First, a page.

Ushuaia to Esquel, Argentina
Tierra Del Fuego and the Patagonian Plains
So, here we go! After almost 3 months off the bike seats and we’re “On The Road Again”! We’re anxious to get going, this is the beginning of the long road home, through the Americas. Come along with us as we struggle with ice, snow, rain and the ever-present “Vientos”, the Tierra del Fuego and Patagonian winds. Meet people who live in desolate places and love it. Meet Gauchos who make little money and live a lonely life. See extraordinary works of Mother Nature, mountains, lakes, glaciers and the brown expanse of Patagonia’s Plains. Catch a glimpse of Chile as we cut the corner in Tierra del Fuego. Have you ever seen Guanaco, Nando or Pichy? Ever seen cordero asado on the fire? Well, come on along, you may enjoy the read better than we enjoyed the ride.
WorldRiders2 are “On The Road, Again!”
August 28, 2004
Go For IT!
Ush to Los Cotorras
Waking up before the sun is no problem, here. We lay and thought about our decision and waited for at least a hint of sun. At first it was just pink clouds, then a little blue sky. We often think of my Mother at times like this, she always said, “Pink sky at night Sailor’s delight. Pink sky in the morning, Sailor take warning”! Sorry Mom but we’ve got to go, storm or no. (Well, in deference to Mom, the Weather Report on the Internet said that we’d have a clear but cold day.)
Packing was a slow and arduous process. It’s been 3 months since we packed these bags and loaded up. Cat paid the bill while I pushed us out. At 10:45 AM we put our new boots on the pedals and pushed off, down toward town.
The streets are fairly clear, here. We rode to the path along the Harbor, stopped and set for a picture then on, into town. Seeking the landmark sign, we found one that points out the distance, 3040 Kilometers, to Buenos Aires. A guy from across the street agreed to take a picture of us. He shot then handed the camera back and ran, he’s a Tour Bus Driver and his bus is waiting.
Onward, to the obelisk and the “Fin del Mundo” sign. We set the bikes and took a couple of self-photos then a group, Italians, came along. We gestured and Andrea, T, Simona and Andrea, O, volunteered to be our official Ushuaia Photographers. We got a couple of good stills then they took some video for LandRider and some for our web site. Of course they wanted to have a picture with us and we needed a picture with them so we enlisted the help of 2 young guys from France, Nicolas, Mirailles. Then we wanted one of them, memorial of the moment. A real UN meeting at the “End of the World”.
Ush and Ice
It was after 1:00 PM by the time we rode, then pushed up the hill and out of Ushuaia. The weather was cool but sunny. The up continued most of the way to the Esso Station. We could still see West Ush below as we pulled in looking for food. They had pre-prepared plastic wrapped sandwiches and Gatorade. We watched some Olympic events with Spanish commentary. The workers there were curious but distant.
Onward, more up and cool to cold. Snow and ice lined the road and at times encroached upon it. Still on the up, we came upon the first of several Ski areas. A nice looking Hotel sitting high above the road. Our map tells us that there are 5 more ahead, we want to go further so began looking for a place closer to the road.
No Rooms in the Inns
The next place, Valle de los Huskies is down an icy dirt road, out of sight of the highway. . The sign had a bed but we decided it best to investigate first. Cat waited while I rode down and explored. The end of the roadway was completely covered with slush. The pathway to the buildings was snow covered. A guy there gathering wood sort of led me in. Another tried to speak English. He got the point across that they have no rooms for sleeping. He told me in Spanglish and sign language that there is a place just a Kilometer further along. I struggled back up, Cat had begun to freeze. We pedaled on.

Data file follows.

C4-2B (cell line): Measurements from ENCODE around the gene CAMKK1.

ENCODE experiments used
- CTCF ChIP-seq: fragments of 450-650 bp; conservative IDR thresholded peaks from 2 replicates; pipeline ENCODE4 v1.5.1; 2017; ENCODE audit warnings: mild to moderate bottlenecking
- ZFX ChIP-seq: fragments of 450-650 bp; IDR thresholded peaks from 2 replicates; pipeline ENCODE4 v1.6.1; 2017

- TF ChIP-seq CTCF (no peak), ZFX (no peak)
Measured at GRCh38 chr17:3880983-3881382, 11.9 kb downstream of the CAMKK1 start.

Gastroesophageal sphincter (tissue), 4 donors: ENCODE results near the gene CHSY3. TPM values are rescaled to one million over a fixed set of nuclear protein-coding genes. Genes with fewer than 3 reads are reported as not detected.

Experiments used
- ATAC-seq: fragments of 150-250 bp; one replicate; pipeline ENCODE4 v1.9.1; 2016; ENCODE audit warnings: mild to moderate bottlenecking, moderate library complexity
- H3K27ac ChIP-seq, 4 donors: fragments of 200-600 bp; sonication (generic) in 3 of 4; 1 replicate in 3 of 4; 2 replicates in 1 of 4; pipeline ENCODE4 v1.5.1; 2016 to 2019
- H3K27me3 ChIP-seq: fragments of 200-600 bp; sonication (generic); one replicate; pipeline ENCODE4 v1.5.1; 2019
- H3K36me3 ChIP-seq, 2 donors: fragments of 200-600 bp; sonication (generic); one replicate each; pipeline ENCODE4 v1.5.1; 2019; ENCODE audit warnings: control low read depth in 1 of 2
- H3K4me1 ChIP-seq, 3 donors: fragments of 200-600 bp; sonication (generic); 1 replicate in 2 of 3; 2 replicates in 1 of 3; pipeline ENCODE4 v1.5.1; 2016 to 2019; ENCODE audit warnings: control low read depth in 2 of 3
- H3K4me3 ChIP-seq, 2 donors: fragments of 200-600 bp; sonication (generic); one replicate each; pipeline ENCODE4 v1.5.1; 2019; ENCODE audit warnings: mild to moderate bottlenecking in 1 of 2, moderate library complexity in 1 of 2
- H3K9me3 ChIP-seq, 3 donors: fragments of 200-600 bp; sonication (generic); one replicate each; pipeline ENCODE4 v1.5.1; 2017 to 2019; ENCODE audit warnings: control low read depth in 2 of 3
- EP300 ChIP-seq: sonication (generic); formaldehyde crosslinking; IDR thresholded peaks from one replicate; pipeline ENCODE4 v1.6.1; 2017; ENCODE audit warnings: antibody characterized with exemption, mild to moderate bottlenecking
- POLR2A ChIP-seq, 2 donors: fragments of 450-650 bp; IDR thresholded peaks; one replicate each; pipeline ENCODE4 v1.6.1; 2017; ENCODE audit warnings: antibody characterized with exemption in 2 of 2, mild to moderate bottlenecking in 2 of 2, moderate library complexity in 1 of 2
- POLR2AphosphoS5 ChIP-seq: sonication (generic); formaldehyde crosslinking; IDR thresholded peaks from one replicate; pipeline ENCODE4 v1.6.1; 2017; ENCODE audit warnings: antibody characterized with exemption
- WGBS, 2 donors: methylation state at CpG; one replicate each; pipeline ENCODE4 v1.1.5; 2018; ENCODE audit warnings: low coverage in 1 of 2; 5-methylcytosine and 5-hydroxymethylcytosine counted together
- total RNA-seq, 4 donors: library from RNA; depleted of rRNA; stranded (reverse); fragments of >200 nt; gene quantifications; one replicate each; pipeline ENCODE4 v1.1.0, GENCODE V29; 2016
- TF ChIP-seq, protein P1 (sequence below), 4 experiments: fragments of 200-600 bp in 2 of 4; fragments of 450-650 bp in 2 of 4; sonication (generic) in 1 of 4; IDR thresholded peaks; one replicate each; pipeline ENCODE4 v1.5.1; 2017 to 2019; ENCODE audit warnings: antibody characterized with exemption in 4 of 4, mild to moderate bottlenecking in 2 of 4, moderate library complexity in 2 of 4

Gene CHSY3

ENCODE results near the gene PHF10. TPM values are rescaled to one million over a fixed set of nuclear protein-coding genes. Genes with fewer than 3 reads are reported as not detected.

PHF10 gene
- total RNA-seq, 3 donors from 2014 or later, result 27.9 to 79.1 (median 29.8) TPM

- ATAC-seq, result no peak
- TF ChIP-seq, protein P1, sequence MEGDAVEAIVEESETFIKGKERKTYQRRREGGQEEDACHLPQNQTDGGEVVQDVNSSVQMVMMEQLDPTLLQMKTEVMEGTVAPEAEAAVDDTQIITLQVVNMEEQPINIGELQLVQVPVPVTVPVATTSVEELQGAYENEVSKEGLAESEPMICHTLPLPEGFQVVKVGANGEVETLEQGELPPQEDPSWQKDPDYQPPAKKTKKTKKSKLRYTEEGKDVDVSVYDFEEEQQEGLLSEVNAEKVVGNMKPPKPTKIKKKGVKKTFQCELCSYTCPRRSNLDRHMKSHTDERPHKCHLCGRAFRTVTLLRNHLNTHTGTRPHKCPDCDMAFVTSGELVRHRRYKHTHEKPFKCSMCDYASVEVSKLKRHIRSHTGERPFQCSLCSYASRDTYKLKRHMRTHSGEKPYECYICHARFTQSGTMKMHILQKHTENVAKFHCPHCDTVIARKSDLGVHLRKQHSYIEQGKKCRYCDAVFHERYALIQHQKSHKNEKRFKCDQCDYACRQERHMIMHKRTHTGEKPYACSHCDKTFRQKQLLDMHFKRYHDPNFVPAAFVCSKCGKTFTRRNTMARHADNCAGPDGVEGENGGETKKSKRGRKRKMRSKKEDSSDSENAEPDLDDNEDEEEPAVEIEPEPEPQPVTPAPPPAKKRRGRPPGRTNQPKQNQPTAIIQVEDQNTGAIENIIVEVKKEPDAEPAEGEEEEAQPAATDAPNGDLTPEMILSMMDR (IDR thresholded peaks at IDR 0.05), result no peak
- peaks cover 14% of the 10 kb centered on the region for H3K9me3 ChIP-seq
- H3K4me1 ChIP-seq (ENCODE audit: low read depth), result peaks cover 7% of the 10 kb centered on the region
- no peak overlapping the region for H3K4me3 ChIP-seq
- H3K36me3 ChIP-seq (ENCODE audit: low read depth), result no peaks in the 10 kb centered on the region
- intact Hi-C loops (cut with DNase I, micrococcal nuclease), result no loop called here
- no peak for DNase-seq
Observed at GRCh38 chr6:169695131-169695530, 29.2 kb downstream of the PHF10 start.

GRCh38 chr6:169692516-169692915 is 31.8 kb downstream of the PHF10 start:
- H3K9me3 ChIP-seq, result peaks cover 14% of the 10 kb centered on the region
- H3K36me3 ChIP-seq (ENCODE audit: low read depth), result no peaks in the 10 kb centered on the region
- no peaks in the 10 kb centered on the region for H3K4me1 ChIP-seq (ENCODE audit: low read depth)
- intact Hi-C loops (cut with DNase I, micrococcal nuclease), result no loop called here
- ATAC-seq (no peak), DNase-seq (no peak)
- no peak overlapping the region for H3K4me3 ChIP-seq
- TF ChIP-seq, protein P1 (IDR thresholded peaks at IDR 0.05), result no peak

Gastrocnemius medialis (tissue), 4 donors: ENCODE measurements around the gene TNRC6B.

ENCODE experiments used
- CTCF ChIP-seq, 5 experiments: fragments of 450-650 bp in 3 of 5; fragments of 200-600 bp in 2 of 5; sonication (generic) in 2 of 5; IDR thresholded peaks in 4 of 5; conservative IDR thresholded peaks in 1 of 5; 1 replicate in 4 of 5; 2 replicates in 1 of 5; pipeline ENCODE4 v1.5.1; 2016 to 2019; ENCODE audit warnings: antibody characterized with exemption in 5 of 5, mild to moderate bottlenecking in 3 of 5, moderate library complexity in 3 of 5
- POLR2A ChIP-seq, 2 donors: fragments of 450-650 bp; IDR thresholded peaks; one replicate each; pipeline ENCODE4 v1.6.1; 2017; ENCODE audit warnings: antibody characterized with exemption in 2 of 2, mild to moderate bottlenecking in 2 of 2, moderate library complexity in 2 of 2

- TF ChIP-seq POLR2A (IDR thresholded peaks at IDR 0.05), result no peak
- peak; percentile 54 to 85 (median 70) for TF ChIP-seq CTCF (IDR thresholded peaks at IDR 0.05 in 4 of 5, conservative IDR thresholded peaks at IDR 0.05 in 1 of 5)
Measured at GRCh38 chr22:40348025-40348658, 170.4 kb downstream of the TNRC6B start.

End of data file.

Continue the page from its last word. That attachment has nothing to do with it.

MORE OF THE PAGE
The next place, Tierra Mayor, was a Hotel. There were a couple of dog sled setting off down below. We had to push up a muddy, then snow covered driveway. Cat went in this time, I stood the watch. The only thing to watch was a bus driver, snoring loudly, sleeping and waiting for the Dog Sled Passengers below.
Cat came back disappointed, only the Restaurant is open, the Hotel portion is closed for repairs. So, onward and upward as the shadows of the hills to the North began to take the sun and it’s little bit of heat away from us.
We’re getting close to the end of our possibilities, Las Cotorras is the first followed by Refugio Haruwen. Cotorras is down off the road but the driveway is solid ice and snow. A 4WD came slipping and sliding up and stopped near us. The couple inside told us that Cotorras has rooms that cost 90 Pesos. The place looks a little seedy so we asked about Haruwen, the Ski Resort. They said, “Yes, it is 2 Kilometers and rooms cost $ 225, US Dollars, and up. They drove on, we began the decent of the face of Cotorras.
The place is pretty casual. The Restaurant is large and a round fireplace sits near the center. Yes, they do have a room. We didn’t even look we just took. The girl, Maria, led us out back, up a slippery slope then down an icy trail. The building was warm and that bid well for us. We pushed the bikes inside, she told us it was safe to leave the bikes in the hallway. We thought we might be the only guests and it would be okay then a couple of guys showed up. We did leave them in the hall while we showered and thawed. I did a rough measurement and decided that we could jamb them into the room. We struggled but squeezed then through the door then crawled over them and headed for dinner.